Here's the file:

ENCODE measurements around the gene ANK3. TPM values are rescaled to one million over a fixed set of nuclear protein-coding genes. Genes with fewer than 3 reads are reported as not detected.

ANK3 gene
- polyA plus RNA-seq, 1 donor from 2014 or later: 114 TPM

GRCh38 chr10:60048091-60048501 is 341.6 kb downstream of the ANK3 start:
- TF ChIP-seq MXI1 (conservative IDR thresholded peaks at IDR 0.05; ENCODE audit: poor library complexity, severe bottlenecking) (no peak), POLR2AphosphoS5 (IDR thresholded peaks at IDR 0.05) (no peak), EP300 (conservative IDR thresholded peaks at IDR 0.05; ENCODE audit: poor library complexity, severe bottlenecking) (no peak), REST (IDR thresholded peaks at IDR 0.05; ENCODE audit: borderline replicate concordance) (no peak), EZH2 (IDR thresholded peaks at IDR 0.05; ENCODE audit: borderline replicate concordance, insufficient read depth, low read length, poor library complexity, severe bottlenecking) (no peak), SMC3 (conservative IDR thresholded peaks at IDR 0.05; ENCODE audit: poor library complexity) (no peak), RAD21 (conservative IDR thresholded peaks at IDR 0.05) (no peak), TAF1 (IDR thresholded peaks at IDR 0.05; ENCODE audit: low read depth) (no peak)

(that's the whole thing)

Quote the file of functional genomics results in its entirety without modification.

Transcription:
ENCODE measurements around the gene ANK3. TPM values are rescaled to one million over a fixed set of nuclear protein-coding genes. Genes with fewer than 3 reads are reported as not detected.

ANK3 gene
- polyA plus RNA-seq, 1 donor from 2014 or later: 114 TPM

GRCh38 chr10:60048091-60048501 is 341.6 kb downstream of the ANK3 start:
- TF ChIP-seq MXI1 (conservative IDR thresholded peaks at IDR 0.05; ENCODE audit: poor library complexity, severe bottlenecking) (no peak), POLR2AphosphoS5 (IDR thresholded peaks at IDR 0.05) (no peak), EP300 (conservative IDR thresholded peaks at IDR 0.05; ENCODE audit: poor library complexity, severe bottlenecking) (no peak), REST (IDR thresholded peaks at IDR 0.05; ENCODE audit: borderline replicate concordance) (no peak), EZH2 (IDR thresholded peaks at IDR 0.05; ENCODE audit: borderline replicate concordance, insufficient read depth, low read length, poor library complexity, severe bottlenecking) (no peak), SMC3 (conservative IDR thresholded peaks at IDR 0.05; ENCODE audit: poor library complexity) (no peak), RAD21 (conservative IDR thresholded peaks at IDR 0.05) (no peak), TAF1 (IDR thresholded peaks at IDR 0.05; ENCODE audit: low read depth) (no peak)